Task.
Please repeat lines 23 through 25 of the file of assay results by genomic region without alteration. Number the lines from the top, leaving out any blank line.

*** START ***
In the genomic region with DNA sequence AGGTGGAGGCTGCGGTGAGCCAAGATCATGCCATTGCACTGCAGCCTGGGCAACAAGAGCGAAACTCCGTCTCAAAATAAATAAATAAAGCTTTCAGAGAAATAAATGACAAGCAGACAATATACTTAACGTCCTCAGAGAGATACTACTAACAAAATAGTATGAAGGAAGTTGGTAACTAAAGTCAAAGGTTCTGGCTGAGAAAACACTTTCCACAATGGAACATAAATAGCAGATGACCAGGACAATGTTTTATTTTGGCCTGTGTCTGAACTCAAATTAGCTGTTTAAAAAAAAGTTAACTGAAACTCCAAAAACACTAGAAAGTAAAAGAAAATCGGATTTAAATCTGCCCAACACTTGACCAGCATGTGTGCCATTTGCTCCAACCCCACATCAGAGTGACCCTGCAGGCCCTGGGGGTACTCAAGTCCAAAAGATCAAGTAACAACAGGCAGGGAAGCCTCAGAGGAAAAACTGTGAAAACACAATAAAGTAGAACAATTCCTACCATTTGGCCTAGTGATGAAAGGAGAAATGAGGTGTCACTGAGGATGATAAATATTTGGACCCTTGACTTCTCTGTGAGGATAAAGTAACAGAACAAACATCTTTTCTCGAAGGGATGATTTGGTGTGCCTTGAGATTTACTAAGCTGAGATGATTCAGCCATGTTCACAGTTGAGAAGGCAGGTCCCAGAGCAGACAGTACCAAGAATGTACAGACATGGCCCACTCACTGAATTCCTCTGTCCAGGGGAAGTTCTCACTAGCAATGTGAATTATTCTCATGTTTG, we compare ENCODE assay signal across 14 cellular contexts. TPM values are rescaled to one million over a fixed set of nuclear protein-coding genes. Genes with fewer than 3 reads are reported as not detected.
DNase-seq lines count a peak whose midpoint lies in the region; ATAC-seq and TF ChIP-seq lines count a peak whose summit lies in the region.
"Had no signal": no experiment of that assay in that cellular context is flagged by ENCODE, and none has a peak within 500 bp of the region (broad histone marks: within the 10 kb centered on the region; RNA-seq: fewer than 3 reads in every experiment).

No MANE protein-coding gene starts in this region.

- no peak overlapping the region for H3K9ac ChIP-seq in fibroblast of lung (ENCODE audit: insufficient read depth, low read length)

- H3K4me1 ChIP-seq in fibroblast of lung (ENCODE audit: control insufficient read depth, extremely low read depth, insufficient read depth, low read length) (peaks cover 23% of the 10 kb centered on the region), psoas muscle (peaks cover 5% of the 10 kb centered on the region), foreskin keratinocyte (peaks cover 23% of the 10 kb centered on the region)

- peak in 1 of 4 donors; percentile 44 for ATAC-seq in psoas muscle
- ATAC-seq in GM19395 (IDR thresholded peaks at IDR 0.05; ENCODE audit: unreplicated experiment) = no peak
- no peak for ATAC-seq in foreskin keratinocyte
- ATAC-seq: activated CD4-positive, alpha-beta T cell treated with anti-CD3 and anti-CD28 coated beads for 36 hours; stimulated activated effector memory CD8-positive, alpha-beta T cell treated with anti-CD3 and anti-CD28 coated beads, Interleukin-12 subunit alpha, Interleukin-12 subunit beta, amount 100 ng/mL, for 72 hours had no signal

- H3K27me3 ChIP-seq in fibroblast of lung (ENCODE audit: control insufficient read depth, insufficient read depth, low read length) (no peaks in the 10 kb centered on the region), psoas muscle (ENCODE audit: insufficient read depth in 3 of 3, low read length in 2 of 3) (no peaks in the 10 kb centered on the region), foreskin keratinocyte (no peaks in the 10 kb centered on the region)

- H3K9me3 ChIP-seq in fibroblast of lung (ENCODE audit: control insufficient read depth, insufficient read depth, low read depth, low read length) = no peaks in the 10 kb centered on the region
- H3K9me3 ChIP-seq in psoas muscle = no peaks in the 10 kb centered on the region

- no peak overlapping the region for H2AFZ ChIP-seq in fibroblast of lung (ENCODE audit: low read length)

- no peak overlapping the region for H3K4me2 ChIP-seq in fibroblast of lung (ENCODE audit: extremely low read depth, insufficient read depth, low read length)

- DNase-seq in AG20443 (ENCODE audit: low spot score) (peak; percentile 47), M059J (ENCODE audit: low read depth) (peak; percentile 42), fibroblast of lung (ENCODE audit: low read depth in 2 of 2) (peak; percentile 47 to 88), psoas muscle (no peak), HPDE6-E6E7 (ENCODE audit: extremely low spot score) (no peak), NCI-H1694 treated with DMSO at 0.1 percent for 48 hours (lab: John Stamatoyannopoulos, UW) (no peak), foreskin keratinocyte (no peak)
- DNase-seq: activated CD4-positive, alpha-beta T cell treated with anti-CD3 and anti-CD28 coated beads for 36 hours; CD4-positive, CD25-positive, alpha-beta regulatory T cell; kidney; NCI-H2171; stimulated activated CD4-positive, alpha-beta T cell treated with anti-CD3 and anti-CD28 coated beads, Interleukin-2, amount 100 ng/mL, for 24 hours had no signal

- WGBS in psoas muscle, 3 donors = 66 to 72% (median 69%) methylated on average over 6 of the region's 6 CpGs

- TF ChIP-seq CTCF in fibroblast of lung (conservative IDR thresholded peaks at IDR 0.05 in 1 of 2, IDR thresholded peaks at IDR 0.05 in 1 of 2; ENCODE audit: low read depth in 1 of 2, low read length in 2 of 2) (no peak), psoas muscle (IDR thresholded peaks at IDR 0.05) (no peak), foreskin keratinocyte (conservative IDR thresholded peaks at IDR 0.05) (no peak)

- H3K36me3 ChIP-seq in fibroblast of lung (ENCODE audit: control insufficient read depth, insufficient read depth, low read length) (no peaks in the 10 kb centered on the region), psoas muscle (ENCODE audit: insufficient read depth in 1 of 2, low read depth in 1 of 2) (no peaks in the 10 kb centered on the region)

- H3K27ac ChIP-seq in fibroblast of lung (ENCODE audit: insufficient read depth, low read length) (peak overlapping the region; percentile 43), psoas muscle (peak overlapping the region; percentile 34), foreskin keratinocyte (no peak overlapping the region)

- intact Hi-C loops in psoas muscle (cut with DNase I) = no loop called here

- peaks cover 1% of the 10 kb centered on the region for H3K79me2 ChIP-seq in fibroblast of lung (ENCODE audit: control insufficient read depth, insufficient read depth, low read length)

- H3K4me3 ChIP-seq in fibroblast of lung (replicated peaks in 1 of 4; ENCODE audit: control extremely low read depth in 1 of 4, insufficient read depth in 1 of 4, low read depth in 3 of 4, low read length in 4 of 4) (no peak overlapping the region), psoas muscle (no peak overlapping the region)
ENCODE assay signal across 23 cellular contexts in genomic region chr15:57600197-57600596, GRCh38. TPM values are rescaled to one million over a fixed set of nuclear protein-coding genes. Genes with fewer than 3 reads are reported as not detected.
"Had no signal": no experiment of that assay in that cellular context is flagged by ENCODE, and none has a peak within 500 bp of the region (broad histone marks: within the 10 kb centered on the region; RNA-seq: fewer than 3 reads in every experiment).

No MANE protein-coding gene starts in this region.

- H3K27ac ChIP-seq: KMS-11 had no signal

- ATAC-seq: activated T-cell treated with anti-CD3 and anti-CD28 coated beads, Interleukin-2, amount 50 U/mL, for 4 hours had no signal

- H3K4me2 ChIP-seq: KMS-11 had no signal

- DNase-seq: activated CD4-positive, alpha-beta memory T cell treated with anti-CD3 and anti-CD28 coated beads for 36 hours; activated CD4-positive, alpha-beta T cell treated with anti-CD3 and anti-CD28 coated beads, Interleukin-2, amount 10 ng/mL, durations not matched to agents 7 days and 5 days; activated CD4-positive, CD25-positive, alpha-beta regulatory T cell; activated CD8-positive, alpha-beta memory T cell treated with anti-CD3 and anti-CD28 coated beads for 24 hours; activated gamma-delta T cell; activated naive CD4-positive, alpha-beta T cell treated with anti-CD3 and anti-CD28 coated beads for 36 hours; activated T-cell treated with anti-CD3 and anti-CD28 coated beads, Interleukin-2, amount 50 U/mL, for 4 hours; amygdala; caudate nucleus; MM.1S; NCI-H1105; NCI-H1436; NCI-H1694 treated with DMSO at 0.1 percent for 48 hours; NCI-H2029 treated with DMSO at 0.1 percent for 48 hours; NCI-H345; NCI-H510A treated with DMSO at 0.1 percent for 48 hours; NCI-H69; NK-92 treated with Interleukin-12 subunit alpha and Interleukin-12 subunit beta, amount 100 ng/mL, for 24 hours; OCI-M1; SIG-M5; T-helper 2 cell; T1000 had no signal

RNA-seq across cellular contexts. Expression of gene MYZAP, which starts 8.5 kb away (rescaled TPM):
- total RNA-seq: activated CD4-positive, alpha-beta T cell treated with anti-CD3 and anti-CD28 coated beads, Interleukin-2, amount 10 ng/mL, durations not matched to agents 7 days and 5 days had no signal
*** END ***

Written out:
- peaks cover 1% of the 10 kb centered on the region for H3K79me2 ChIP-seq in fibroblast of lung (ENCODE audit: control insufficient read depth, insufficient read depth, low read length)

- H3K4me3 ChIP-seq in fibroblast of lung (replicated peaks in 1 of 4; ENCODE audit: control extremely low read depth in 1 of 4, insufficient read depth in 1 of 4, low read depth in 3 of 4, low read length in 4 of 4) (no peak overlapping the region), psoas muscle (no peak overlapping the region)
ENCODE assay signal across 23 cellular contexts in genomic region chr15:57600197-57600596, GRCh38. TPM values are rescaled to one million over a fixed set of nuclear protein-coding genes. Genes with fewer than 3 reads are reported as not detected.